OK. But I'm still unsure about your point that "The idea of revelation in the religious experience became popular first in liberalism". This doesn't seem to be possible to me, unless you're meaning something distinct by "revelation". Because the word and concept were well established in the Church long before liberalism took root. All of the mystics wrote of "revelations" - it is even in many of the titles of their writings! (Sister Julian of Norwich, for example, and her Revelations of Divine Love.) I'm guessing that you are using "revelations" here to mean some conviction not that new things were being told but that old things were being "untold" - which isn't the same thing at all!

    "The horrors that we inflicted on one another during those years made it impossible for the vast majority any longer to believe that human beings were fundamentally good.
    And thus human beings are fundamentally…sinful. Thus my statement.
    "

    You miss my point, I think. You wrote in the original article: "the idea of a subjectivity that cannot describe anything, not even the poison gassing of men, as objectively sinful, fell out of favor". That is, the fall of liberalism was due to the fall of subjectivity. I don't think that's true - it was the fall of "basic goodness" that was the issue. Indeed, the 20th century has seen subjectivity rise to heights never dreamed of by the liberals, with the ascent of Postmodernism.

    ""absolute inerrancy" is not the Christian tradition.
    Yes it is
    "

    The problem here, I think, is that you insist on applying Modernist categories to pre-Modern thinkers. And that you still treat all truth as being of the same kind. My point was that a Modernist understanding of inerrancy is not the historical position of the Church.

    "Do you suggest that evangelicalism is not a product of the Enlightenment?
    We are discussing views of Scripture. An inerrant view is the historic view. I do not claim that for all of evangelical theology.
    "

    The problem is that the Modernist heritage of evangelicalism controls its approach to truth and the Bible! You cannot simply ignore these effects while condemning others for their own similar influences.

    For example:
    "The focus of evangelicalism is on the Bible - but [knowledge is] to be encountered as propositional truth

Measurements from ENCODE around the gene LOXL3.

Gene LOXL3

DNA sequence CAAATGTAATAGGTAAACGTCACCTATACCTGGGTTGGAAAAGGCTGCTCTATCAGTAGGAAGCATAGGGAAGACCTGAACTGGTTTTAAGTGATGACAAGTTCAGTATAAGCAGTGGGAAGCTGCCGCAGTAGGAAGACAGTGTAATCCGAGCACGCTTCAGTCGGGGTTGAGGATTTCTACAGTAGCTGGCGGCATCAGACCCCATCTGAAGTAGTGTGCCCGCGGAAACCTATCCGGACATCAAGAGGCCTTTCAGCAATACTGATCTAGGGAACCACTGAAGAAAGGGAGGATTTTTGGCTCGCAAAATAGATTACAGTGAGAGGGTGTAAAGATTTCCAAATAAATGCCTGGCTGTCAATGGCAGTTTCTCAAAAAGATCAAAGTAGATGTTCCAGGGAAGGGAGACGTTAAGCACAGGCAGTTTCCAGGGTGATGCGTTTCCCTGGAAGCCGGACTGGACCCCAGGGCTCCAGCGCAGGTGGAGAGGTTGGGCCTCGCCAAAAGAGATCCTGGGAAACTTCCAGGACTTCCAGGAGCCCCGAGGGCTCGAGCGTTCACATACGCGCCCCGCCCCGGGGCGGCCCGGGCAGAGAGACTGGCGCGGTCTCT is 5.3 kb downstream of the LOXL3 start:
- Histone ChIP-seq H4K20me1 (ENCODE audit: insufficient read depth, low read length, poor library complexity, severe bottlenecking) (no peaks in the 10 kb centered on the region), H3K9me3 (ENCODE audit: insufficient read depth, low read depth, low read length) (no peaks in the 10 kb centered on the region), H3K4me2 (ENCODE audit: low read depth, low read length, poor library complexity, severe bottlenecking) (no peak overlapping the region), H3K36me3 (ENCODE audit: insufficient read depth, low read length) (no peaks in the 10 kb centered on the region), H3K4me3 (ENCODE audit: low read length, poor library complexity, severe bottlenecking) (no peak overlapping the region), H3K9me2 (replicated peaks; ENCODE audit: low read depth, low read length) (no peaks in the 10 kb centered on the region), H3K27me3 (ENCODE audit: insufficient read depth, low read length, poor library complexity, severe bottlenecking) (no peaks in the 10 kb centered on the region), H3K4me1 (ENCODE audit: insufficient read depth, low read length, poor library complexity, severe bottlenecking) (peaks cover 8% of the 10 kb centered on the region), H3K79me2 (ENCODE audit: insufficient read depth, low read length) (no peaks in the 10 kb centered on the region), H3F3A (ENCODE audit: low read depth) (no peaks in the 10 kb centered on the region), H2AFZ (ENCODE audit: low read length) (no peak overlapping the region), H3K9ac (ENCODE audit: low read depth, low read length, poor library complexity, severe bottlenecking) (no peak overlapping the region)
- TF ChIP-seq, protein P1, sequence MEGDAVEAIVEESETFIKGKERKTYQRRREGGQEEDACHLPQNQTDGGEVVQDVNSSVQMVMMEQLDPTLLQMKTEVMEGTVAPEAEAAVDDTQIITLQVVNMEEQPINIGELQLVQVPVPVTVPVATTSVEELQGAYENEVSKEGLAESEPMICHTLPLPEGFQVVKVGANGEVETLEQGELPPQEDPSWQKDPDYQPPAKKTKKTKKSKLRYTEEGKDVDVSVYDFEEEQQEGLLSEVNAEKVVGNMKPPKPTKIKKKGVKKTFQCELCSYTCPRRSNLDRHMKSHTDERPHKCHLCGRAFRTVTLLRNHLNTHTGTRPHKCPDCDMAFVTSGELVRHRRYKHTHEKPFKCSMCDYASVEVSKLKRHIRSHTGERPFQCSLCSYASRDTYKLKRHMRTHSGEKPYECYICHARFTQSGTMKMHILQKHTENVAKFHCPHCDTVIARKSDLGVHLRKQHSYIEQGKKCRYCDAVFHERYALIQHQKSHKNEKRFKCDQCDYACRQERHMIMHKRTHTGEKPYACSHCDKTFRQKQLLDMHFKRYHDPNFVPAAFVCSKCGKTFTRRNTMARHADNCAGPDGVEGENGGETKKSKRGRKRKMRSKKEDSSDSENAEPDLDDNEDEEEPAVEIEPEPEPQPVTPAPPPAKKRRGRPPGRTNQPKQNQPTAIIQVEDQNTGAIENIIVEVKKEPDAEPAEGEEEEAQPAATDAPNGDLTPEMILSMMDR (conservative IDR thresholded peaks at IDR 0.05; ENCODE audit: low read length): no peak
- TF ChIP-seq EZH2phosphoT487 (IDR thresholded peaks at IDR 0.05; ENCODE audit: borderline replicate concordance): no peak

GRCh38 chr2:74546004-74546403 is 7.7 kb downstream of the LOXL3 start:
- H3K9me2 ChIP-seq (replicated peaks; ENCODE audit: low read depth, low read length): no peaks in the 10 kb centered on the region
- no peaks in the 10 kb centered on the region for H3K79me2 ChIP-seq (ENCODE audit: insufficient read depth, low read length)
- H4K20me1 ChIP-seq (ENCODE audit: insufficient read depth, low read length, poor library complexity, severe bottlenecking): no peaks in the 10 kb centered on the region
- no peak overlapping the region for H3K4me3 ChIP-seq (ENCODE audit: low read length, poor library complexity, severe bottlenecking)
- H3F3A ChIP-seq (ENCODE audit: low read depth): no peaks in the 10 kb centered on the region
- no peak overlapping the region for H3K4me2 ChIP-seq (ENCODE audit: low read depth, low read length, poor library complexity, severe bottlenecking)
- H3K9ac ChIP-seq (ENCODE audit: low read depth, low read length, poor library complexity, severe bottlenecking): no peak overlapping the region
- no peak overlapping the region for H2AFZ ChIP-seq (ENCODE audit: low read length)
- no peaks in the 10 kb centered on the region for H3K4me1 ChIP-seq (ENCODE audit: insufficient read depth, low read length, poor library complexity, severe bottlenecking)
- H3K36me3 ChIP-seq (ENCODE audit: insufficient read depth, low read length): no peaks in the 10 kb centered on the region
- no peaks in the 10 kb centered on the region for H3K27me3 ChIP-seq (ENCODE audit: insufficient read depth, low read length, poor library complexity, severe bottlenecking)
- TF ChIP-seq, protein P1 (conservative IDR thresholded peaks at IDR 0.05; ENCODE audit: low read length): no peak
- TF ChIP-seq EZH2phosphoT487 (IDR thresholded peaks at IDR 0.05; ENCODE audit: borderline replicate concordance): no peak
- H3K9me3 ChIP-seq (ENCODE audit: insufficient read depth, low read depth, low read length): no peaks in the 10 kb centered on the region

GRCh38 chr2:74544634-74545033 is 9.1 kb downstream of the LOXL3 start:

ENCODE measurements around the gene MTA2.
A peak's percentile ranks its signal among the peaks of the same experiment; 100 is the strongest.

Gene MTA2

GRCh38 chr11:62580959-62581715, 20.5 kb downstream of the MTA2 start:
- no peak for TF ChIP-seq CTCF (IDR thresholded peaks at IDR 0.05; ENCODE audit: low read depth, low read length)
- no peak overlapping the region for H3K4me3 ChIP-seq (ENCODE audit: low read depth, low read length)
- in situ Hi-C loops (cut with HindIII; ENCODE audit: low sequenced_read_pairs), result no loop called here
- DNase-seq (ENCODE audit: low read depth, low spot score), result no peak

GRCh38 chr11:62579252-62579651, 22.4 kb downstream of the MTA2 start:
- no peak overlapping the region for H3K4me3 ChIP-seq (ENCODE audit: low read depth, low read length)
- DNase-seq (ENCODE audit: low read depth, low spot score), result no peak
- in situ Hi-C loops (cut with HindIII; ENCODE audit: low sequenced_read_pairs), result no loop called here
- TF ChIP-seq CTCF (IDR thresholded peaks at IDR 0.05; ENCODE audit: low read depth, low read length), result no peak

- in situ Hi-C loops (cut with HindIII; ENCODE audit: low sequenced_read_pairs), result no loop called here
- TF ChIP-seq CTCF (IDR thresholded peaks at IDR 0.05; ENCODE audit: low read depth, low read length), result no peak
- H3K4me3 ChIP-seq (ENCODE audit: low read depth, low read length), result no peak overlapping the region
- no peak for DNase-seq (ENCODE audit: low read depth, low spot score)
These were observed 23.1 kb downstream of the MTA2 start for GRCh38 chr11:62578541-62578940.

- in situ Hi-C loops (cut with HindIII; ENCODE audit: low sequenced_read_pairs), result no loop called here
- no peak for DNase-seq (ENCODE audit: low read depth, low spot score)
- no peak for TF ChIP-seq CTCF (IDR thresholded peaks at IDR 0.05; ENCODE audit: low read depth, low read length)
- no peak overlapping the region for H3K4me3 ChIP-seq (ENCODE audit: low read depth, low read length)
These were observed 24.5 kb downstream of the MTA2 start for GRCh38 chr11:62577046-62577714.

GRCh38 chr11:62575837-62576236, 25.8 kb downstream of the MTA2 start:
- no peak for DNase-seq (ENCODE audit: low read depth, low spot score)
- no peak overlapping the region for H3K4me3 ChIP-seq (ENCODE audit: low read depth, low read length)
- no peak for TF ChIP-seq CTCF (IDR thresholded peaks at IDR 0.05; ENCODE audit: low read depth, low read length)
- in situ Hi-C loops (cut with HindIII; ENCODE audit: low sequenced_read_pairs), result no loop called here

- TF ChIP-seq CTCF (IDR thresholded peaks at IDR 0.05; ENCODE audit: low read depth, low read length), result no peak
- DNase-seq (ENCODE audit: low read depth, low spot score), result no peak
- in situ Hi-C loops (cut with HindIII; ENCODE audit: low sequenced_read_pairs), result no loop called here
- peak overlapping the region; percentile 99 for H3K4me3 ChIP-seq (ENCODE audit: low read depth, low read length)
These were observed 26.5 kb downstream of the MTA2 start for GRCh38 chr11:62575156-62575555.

You have betrayed your caricature of thinking using straw men. Evangelicalism is nothing of the sort.
    "

    You yourself have repeatedly insisted in several discussions that propositional truth is the most valuable and highest form of truth (that facts are more important than anything else). You yourself clearly regard the Bible as teaching primarily propositional truths (facts about God).

    The point here is that this elevation of propositional truth above all other forms of truth is the essence of Modernism. To say that, when pre-Modern theologians talked of "truth", they meant primarily propositional truth is simply wrong. So, to say that the historic position of the church is identical to a Modernist formulation of inerrancy (which says that biblical interpretation is primarily concerned with extracting propositions from the text of the Bible) is to miss most of what the historic position was about. Propositions are part of the Bible, but only a part. And not even the greatest part.

    We've been through this before, but you still claim that I'm creating a straw man when I make this distinction. And yet not to make it is intentionally to confuse distinct ideas - to lay claim to ground that is not truly ours. Yes, the historic position of the Church was that the Bible was ultimately truthful and without error. But that historic Church never approached the Bible in the way Modern evangelicals do - as a book to be read privately and from which we should attempt to extract propositional truth. Until only the past century or two, the vast majority of Christians would have encountered the Scriptures mostly in the context of worship and liturgy, and as a devotional and instructive text (and far more) rather than as a collection of propositions.

    To read the Bible as a collection of propositions is a profoundly Modernist thing to do. The claim that Christians have always done so is false. Therefore, the claim that Modernist inerrancy is identical to historical inerrency is false. They may be related, but the relationship is questionable.

    "That’s the final post, silly, not this one!"

    Fair enough :-) You were leaning that way, though.

    pax et bonum

    By Blogger John, at 10/12/2006 10:35:00 AM  

  • I'd be intrigued, then, to know on what basis you believe these statements to be false:
    1) Ultimate truth resides only in God, not in any created thing - even the Bible.
    2) The Bible is God's ultimate self-revelation.


    The second is false. The Incarnation is the ultimate self-revelation. The Bible is God's written self-revelation, and in the absence of the Incarnation bodily walking among us, is the authoritative revelation.

    Your use of "Modernism" causes so many problems. Any chance you can do a post on what you believe Modernism is and how it relates to faith? I'd appreciate it.

    You continue to argue against straw man caricatures of evangelicalism. I have stated what it is. You assume I think that propositional truth is the highest because it makes me easy to attack. The highest truth is Christ. Also, all truth is held in Christ. The Spirit reveals truth to whom He will. None of them have to be propositional. However, propositional truth is easily understood and forms a foundation for truth in the human realm. Without assenting to the propositional truth that I am a sinner, I cannot receive the understanding of the greater truth of the grace of God. The result of acquiring truth is action of some kind, even if it is only in the mind. Any action, seen or unseen, propositionally has a truth associated with it, no? It happened or it didn't. It hurt someone or it didn't. It was right, wrong, or indifferent.